Via Tower of Hubris.

Summer Mornings

I love summer in June. By July or August, I'm sick of being hot and sweaty, sick of going out in and out of air conditioning, tired of the way you feel suffocated standing on the subway platform, or the rot of garbage on the curb, but the first few weeks of June are always wonderful for me.

I try to live without air conditioning because I love the feeling of waking up to a hot day when the windows are open. The way the floor feels on your feet when you step on it that first morning in June that you wake up to heat. It reminds me of visiting my grandmother in North Carolina and waking up in the front bedroom, that was filled with ancient cake tins, tupperware, afghans, and holiday decorations. The bed sagged in the middle and squeaked every time you moved, but the front window looked out onto her front porch and the porch swing, and the gigantic tree in the front yard.

Also, its lovely to be here in New York now that it's warm. Last night, I sat and ate dinner in Washington Square Park and walked across town to a literary reading, of all things. I was a great night to walk across town, to people watch, to watch the neighborhoods change. I have a friend who lives right next door to the Hell's Angels location, which is how I found her house. I was thinking, I know this is where a friend of mine lives, because I remember seeing the Hell's Angels the last time I was here. Then I did something almost unknown in New York, which was to call her home phone and announce I was in the neighborhood and could I come in and say hi? It's fitting because that's a very southern thing to do and she is my pal from South Carolina. She was ready with the bourbon. It was a perfect New York evening.

Tuesday, June 15, 2004

No Justice, No Peace

A nice round up of everything that is wrong with John Ashcroft on the New York Times Op-Ed page today by Paul Krugman.


I finished my Advanced III Spanish class last Wednesday, ending the eighth thirteen-week cycle in which I have haltingly and inexorably pursued my mastery of castellano. In the tortoise and the hare parable, I am definitely the tortoise, and I haven't finished the race yet. However, now having completed my course leaves me with the rest of the summer with no committed extracurricular activities. On Thursday I inaugurated a thirteen week commitment to physical activity, which seems to be a arc of activity that will be sustainable. My ventures into language have taught me the value of setting small goals. For example, if in 2001 when I started taking Spanish I had said to myself, by 2004 I would like to be able to argue in Spanish with an Argentinean boyfriend about the feminist critique of the marriage institution as it existed in medieval Europe, I would have thought, "I am setting myself an impossible task." Yet there I was in Borders last month, doing that very thing, in broken Spanish.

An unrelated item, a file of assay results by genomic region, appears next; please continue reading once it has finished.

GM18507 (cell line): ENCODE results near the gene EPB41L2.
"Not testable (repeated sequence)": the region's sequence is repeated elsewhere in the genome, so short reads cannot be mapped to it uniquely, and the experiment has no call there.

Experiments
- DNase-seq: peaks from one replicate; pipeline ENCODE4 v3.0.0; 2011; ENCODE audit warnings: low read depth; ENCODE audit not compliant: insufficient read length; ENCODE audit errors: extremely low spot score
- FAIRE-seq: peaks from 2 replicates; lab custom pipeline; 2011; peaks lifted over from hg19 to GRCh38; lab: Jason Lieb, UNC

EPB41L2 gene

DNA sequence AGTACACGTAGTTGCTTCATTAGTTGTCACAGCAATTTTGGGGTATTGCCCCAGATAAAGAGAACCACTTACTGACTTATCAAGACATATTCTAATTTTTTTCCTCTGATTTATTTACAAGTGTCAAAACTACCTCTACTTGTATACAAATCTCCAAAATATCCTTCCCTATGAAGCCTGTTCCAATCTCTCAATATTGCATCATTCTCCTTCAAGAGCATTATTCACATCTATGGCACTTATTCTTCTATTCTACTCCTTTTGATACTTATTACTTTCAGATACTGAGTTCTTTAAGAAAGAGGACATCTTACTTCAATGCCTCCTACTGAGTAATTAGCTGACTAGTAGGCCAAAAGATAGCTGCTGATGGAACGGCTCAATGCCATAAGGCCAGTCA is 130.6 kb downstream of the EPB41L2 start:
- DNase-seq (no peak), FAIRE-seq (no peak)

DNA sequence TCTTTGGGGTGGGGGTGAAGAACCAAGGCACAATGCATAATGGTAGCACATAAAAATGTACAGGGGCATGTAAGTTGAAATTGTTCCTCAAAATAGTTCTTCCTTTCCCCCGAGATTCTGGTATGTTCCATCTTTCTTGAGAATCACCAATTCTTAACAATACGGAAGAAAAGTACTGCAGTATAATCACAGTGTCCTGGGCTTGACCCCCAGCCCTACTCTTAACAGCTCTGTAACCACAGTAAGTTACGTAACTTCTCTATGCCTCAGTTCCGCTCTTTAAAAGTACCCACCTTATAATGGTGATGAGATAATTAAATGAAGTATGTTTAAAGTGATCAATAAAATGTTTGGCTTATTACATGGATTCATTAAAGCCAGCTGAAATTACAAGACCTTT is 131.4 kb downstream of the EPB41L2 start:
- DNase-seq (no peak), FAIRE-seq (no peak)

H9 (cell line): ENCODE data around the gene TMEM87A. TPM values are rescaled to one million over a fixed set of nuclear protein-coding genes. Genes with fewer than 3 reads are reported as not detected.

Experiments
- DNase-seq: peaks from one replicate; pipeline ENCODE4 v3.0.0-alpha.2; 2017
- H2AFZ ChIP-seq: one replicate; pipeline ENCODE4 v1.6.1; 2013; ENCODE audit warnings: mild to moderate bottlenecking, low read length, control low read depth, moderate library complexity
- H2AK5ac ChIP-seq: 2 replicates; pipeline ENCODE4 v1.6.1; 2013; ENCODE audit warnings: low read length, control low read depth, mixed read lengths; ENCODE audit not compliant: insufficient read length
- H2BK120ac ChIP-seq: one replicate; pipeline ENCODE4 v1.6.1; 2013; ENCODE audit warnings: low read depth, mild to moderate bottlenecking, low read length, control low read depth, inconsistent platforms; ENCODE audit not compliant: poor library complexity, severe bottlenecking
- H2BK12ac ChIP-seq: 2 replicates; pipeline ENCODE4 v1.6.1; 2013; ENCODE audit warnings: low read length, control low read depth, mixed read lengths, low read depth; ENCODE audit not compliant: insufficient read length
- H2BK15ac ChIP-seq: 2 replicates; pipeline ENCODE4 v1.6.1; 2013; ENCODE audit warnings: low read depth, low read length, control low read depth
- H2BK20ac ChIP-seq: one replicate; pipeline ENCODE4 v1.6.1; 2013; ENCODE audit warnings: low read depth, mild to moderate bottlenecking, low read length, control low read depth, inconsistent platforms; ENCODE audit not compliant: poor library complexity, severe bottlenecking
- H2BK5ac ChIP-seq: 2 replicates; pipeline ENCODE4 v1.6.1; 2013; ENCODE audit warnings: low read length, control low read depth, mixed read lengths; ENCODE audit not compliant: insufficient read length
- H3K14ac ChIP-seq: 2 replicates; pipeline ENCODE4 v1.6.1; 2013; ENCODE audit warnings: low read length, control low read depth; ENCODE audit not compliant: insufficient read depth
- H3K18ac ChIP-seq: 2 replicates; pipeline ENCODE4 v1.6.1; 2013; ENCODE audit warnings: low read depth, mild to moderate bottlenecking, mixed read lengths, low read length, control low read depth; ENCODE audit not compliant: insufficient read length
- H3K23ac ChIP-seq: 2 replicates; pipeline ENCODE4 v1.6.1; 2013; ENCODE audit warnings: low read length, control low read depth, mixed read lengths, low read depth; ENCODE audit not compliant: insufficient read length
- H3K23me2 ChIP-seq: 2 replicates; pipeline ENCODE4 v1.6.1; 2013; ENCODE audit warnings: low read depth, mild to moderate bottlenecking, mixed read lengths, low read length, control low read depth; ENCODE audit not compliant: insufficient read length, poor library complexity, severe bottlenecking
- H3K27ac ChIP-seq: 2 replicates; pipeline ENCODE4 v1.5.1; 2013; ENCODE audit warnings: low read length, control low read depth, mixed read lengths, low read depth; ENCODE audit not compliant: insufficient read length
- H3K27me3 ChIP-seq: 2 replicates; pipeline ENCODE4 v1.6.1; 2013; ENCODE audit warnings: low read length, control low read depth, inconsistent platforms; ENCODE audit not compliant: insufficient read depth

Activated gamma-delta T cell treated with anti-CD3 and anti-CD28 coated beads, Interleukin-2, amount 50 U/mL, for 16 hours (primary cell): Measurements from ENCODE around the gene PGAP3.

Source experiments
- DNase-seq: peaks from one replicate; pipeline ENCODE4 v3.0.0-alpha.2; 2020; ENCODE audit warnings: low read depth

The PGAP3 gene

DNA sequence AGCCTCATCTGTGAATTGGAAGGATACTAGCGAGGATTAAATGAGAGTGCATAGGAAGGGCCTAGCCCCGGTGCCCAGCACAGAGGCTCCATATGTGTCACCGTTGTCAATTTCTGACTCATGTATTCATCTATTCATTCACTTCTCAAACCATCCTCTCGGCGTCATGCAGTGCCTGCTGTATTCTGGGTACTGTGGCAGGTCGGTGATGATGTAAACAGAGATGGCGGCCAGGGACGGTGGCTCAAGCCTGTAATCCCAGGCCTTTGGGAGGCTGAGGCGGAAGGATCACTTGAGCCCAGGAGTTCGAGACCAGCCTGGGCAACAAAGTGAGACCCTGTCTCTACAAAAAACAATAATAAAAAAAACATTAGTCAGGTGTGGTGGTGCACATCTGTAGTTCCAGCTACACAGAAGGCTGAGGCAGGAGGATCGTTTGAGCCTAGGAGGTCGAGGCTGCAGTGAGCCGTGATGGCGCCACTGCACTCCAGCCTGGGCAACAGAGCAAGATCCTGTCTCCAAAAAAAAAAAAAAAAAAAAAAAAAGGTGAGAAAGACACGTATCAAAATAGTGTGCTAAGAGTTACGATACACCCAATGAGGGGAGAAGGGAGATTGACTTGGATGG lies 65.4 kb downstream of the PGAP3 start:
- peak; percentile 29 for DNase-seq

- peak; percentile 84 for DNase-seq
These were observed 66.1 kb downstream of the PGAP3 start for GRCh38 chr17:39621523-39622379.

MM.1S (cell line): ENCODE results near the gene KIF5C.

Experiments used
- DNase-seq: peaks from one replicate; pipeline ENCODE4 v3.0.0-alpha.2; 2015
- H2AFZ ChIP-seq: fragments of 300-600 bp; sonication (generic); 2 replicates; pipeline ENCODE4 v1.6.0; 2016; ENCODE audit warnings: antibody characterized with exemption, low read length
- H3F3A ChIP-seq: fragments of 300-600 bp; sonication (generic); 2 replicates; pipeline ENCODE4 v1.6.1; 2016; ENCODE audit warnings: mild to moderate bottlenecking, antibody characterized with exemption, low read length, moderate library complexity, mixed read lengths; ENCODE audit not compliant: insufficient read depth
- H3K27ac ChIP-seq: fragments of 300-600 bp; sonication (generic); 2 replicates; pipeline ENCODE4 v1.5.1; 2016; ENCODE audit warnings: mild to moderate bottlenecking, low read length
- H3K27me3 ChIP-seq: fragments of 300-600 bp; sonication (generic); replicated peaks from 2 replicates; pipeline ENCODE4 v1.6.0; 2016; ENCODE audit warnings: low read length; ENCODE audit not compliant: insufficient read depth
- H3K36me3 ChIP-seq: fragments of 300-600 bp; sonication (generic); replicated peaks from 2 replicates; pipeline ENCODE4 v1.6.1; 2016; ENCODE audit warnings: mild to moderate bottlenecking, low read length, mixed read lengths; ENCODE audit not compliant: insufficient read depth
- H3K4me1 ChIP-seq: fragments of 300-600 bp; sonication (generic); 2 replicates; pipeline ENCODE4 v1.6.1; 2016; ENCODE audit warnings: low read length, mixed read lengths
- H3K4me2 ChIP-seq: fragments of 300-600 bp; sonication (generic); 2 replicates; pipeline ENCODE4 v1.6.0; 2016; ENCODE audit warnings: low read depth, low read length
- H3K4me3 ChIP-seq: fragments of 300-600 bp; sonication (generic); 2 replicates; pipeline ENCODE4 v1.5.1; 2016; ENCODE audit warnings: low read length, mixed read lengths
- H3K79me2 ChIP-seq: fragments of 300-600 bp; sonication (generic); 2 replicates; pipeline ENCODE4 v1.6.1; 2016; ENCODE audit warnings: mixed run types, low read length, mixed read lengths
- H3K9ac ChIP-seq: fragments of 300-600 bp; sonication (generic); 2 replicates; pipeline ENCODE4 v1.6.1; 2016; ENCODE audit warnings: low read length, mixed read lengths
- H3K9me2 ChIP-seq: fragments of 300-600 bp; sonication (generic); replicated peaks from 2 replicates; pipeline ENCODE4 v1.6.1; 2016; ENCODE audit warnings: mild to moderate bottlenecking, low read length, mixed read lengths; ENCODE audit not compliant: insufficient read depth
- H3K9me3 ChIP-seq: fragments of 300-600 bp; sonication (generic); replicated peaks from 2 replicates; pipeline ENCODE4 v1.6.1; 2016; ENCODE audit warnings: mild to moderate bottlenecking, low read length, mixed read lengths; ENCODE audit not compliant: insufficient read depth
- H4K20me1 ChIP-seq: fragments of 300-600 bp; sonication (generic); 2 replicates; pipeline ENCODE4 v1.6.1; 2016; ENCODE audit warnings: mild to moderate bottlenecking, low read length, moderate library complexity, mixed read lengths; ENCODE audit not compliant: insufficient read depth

So, what this means in practice is that between now and September 2, I have committed myself to do something active every other day, or some reasonable approximation of that. Spreadsheets have been prepared for completion. Entries have been made in my Outlook calendar. Documentation will be kept contemporaneously. The idea is to alternate between swimming, weightlifting, walking and biking, with allowances made for vacations and travel days.

Anyhow, this was all meant as a lead-in to the workout I had in Crunch fitness on Thursday, when I and the said Argentinean fell victim to a slightly manipulative marketing strategy. I was going to explain why I thought Crunch fitness kind of sucked ass, and why I like my gym at the Y better, but I won't elaborate right now. Suffice it to say there is lots of red and purple and orange, loud techno music blasting, weird machines and lots of bulky men in the free weight room. I like the Y so much better. It has the feel of a real gym and not a fitness club. In fact it was a physical space built for physical activity, rather than the first floor of a cheesy apartment building built for various commercial uses. I think that was part of it.

Thursday, June 10, 2004

Fat Camp

This New York Times article profiles one researcher that calls the obesity epidemic into question, suggesting that there are not necessarily more people who are obese. Rather the people who are obese are substantially heavier than they were in 1991, by 25 to 30 lbs. But the rest of the population remains pretty much the same.

Body weight, he says, is genetically determined, as tightly regulated as height. Genes control not only how much you eat but also the metabolic rate at which you burn food. When it comes to eating, free will is an illusion.

Wednesday, June 09, 2004

Anxiety Dreams

This morning, I dreamed that the lawyers, and the person selling me her apartment, and my staff person, and the real estate agent all came and got me out of the shower to tell me that something (I can't remember quite what it was) was going wrong with the house deal. And then I was in a deli, trying to order breakfast and on the subway, trying to get to work on time, running late, competing with overly verbose customers for attention.